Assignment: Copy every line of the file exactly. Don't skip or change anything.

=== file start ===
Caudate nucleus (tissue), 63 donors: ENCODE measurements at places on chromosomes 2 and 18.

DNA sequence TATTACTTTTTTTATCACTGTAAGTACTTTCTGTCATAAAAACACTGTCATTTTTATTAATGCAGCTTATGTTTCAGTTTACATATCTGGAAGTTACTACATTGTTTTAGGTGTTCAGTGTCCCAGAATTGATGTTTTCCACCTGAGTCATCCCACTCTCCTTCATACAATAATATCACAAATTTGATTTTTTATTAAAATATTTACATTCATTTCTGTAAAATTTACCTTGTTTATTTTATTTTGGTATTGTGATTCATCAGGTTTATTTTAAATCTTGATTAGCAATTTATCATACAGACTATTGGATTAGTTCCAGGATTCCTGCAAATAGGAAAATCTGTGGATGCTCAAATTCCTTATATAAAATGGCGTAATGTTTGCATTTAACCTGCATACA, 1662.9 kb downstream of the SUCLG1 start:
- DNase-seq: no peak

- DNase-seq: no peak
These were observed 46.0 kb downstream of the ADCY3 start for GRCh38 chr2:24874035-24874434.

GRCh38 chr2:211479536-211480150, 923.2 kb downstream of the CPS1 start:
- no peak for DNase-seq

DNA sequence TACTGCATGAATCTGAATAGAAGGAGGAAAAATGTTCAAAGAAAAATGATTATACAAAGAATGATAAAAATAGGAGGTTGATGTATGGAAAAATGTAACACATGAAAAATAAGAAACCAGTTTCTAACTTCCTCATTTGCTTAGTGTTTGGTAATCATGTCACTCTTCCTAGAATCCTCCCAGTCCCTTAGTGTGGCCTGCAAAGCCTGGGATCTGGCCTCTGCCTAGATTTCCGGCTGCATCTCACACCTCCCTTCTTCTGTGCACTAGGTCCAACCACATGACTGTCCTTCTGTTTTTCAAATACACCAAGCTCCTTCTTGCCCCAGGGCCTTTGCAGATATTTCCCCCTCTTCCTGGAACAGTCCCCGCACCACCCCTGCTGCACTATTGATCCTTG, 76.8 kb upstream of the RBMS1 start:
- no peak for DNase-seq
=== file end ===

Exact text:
Caudate nucleus (tissue), 63 donors: ENCODE measurements at places on chromosomes 2 and 18.

DNA sequence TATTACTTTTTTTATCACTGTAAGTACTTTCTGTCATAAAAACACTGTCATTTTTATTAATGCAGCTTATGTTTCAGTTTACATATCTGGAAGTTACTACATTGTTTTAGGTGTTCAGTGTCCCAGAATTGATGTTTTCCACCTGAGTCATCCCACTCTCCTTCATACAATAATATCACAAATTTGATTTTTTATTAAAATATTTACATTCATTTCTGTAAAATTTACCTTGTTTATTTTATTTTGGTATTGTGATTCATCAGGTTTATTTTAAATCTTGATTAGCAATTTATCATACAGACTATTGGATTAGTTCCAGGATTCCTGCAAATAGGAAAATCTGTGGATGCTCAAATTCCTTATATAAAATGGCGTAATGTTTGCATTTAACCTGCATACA, 1662.9 kb downstream of the SUCLG1 start:
- DNase-seq: no peak

- DNase-seq: no peak
These were observed 46.0 kb downstream of the ADCY3 start for GRCh38 chr2:24874035-24874434.

GRCh38 chr2:211479536-211480150, 923.2 kb downstream of the CPS1 start:
- no peak for DNase-seq

DNA sequence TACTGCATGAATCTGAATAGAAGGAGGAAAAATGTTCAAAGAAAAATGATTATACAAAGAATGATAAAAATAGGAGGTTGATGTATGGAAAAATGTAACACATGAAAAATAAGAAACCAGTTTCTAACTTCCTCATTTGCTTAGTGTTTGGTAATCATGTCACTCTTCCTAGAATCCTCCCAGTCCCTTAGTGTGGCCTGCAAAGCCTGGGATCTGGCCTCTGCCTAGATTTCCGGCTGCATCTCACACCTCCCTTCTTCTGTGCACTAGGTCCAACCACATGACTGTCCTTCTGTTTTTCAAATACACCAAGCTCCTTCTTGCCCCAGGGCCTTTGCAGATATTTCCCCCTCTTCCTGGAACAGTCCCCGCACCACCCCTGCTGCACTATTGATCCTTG, 76.8 kb upstream of the RBMS1 start:
- no peak for DNase-seq